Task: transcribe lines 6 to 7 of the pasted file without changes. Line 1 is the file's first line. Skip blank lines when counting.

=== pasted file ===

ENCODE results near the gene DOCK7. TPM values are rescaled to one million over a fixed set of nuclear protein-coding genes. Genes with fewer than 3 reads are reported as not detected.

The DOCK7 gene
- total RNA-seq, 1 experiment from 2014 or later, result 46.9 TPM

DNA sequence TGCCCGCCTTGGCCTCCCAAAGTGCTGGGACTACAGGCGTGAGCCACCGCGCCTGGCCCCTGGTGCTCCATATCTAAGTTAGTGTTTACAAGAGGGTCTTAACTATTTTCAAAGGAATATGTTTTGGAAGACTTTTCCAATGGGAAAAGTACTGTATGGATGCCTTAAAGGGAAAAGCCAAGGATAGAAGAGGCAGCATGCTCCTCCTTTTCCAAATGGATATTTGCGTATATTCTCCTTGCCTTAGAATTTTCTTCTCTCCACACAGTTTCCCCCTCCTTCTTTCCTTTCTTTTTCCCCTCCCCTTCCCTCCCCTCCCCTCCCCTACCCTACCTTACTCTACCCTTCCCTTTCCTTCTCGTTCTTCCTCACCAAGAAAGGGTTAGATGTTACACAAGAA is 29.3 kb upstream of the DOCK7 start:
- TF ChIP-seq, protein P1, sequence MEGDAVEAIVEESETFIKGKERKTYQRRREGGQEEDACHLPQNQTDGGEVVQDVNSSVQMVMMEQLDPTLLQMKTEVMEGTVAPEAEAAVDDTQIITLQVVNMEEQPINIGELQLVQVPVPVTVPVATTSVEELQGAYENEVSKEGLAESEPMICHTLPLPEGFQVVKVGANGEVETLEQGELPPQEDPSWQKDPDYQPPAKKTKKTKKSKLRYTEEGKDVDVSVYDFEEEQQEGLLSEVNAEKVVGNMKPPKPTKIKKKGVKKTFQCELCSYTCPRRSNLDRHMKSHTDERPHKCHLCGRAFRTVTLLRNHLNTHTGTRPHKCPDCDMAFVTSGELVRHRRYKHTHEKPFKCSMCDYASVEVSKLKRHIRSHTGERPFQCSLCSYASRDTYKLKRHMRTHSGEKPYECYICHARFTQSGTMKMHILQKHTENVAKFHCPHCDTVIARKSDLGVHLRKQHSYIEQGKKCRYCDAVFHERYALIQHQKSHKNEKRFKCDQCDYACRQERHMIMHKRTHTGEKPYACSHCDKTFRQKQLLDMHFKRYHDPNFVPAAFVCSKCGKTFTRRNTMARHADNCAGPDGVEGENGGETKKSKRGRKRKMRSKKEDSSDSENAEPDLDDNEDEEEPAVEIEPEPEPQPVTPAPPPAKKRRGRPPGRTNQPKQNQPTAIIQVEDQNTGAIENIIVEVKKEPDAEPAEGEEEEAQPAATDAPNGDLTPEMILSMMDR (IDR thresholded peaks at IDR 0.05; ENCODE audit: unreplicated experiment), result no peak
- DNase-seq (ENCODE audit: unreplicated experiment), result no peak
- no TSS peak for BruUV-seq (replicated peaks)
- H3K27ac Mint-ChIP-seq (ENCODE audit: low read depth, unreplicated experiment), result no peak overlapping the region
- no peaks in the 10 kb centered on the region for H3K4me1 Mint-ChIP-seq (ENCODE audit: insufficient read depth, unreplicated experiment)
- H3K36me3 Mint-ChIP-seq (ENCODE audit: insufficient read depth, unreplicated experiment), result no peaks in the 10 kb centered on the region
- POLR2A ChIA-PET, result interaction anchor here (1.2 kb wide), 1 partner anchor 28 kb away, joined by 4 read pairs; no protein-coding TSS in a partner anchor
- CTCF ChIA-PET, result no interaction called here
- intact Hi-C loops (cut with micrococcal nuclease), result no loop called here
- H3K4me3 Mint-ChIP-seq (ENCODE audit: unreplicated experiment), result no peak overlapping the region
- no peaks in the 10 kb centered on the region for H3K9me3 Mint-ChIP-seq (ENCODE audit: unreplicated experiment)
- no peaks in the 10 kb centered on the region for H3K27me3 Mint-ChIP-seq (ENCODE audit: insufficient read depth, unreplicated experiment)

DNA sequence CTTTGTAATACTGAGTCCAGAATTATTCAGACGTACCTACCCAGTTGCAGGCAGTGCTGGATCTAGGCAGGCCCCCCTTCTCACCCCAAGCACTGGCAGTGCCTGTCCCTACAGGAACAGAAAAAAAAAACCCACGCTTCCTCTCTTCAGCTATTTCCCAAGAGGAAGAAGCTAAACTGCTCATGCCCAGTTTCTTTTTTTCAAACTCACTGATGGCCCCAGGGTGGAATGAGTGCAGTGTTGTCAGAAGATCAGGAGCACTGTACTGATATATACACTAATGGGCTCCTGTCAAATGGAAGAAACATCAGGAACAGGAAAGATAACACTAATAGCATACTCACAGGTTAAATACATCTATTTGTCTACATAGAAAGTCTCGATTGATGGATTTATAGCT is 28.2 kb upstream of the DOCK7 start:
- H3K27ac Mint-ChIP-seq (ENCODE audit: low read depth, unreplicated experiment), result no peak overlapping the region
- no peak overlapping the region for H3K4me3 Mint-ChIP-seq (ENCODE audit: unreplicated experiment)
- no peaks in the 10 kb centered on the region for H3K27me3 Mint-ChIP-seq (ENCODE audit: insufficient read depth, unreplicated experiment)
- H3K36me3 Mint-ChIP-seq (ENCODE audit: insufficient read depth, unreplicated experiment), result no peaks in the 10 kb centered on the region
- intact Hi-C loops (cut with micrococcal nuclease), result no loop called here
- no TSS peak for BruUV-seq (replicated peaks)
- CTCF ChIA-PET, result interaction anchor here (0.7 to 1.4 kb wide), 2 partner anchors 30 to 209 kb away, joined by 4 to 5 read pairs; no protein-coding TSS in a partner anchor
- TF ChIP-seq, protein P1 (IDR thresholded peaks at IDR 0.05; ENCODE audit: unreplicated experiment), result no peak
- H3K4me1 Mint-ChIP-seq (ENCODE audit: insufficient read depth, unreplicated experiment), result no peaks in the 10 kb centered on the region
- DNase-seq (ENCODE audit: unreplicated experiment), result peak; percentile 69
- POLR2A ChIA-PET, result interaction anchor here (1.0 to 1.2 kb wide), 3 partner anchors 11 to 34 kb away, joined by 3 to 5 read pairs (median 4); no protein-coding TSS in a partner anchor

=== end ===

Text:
- DNase-seq (ENCODE audit: unreplicated experiment), result no peak
- no TSS peak for BruUV-seq (replicated peaks)